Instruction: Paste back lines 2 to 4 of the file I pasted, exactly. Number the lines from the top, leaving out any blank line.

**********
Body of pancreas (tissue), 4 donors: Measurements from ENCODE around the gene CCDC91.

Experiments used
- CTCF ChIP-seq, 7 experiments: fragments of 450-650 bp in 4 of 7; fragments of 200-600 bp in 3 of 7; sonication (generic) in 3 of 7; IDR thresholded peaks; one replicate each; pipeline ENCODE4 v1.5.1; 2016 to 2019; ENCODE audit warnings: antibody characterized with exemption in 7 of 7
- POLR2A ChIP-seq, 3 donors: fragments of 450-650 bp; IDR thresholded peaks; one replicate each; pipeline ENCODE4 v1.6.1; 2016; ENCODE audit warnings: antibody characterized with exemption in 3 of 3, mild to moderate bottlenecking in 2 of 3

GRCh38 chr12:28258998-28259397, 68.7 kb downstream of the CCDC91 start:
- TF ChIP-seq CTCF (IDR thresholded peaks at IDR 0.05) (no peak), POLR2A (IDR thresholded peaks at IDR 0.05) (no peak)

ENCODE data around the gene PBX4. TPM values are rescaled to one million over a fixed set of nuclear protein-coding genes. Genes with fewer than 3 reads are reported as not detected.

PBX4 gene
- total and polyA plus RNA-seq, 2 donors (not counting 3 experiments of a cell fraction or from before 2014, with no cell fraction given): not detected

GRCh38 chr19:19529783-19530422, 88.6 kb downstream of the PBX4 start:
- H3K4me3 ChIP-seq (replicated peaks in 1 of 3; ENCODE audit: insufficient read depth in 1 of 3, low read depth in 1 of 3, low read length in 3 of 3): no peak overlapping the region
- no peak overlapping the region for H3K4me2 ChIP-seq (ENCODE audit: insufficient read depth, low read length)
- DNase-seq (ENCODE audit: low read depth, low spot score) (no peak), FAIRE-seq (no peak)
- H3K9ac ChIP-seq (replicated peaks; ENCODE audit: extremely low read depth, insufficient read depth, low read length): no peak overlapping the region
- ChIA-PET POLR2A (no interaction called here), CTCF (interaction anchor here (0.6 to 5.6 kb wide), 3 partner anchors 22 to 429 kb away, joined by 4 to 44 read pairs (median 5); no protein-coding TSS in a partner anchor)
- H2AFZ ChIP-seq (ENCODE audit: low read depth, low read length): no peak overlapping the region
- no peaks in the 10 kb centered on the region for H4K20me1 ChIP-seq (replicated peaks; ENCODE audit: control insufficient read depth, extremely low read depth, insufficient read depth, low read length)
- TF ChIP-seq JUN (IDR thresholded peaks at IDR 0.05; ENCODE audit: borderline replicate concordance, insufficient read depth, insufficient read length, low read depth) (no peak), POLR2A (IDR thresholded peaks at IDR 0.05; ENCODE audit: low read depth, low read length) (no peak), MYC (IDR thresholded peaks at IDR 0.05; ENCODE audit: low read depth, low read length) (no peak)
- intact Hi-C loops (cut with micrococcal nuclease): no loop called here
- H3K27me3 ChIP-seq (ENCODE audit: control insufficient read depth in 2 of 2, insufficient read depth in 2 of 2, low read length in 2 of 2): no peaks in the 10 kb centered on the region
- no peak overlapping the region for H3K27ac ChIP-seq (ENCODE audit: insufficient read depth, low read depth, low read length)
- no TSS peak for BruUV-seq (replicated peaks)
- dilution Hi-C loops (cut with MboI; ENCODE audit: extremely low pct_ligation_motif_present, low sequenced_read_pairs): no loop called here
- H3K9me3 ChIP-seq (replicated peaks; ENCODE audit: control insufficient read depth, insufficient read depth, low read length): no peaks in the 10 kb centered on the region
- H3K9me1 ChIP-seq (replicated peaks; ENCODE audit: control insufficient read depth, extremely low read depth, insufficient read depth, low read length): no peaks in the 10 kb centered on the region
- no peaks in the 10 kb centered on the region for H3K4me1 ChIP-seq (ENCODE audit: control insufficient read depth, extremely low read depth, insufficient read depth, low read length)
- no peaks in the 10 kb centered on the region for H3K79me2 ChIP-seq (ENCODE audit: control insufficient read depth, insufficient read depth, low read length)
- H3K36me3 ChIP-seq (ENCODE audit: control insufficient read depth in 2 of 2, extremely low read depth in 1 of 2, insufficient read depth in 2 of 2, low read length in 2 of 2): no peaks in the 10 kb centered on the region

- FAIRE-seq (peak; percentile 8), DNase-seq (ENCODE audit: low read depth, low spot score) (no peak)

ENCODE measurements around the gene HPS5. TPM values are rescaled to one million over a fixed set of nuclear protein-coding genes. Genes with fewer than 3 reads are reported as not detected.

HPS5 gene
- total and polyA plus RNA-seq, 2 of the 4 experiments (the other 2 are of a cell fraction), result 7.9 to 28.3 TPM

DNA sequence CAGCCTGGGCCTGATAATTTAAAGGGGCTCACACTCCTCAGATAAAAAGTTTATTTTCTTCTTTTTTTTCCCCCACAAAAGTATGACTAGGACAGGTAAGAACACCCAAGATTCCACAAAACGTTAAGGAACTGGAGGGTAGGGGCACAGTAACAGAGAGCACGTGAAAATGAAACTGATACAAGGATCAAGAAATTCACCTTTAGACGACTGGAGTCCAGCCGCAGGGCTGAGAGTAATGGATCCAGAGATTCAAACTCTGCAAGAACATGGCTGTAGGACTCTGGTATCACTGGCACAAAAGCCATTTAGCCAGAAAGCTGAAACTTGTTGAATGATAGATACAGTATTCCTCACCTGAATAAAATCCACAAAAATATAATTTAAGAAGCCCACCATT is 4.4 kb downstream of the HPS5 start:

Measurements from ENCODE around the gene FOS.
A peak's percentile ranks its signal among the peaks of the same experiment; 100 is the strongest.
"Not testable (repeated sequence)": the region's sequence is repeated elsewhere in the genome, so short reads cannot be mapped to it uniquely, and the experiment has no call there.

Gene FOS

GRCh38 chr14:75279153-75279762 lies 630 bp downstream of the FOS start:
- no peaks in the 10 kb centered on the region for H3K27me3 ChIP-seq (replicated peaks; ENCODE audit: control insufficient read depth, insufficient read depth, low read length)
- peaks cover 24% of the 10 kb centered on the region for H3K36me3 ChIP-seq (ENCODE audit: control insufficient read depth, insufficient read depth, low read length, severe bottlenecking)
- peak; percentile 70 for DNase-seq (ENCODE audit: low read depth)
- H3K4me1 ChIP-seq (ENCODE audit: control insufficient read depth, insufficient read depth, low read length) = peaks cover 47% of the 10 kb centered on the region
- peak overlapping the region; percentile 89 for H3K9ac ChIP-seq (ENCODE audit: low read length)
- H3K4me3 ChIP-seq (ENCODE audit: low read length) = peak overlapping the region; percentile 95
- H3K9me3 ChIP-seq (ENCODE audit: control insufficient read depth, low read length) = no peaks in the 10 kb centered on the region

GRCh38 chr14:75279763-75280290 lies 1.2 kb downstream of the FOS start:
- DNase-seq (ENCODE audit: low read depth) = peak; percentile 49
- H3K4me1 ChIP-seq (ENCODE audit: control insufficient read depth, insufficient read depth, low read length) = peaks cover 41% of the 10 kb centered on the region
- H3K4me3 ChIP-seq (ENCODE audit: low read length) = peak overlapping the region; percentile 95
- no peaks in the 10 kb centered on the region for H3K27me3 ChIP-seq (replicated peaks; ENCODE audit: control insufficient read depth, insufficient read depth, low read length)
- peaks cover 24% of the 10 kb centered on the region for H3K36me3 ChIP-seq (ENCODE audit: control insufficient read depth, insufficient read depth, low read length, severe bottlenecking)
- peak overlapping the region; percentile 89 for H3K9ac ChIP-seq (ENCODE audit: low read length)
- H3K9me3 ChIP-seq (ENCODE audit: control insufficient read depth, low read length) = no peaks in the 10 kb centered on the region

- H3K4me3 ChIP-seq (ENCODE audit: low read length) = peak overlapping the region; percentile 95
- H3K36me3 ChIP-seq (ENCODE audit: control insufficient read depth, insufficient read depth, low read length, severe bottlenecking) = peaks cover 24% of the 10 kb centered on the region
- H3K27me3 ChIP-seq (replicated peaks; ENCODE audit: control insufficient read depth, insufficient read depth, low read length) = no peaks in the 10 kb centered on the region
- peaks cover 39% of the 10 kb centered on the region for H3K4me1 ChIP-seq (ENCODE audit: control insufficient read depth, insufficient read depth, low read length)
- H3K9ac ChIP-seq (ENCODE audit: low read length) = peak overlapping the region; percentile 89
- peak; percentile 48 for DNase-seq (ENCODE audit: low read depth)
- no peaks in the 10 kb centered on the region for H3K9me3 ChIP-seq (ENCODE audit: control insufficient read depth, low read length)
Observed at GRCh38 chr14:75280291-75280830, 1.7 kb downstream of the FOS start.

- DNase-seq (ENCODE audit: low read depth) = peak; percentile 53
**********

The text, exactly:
Experiments used
- CTCF ChIP-seq, 7 experiments: fragments of 450-650 bp in 4 of 7; fragments of 200-600 bp in 3 of 7; sonication (generic) in 3 of 7; IDR thresholded peaks; one replicate each; pipeline ENCODE4 v1.5.1; 2016 to 2019; ENCODE audit warnings: antibody characterized with exemption in 7 of 7
- POLR2A ChIP-seq, 3 donors: fragments of 450-650 bp; IDR thresholded peaks; one replicate each; pipeline ENCODE4 v1.6.1; 2016; ENCODE audit warnings: antibody characterized with exemption in 3 of 3, mild to moderate bottlenecking in 2 of 3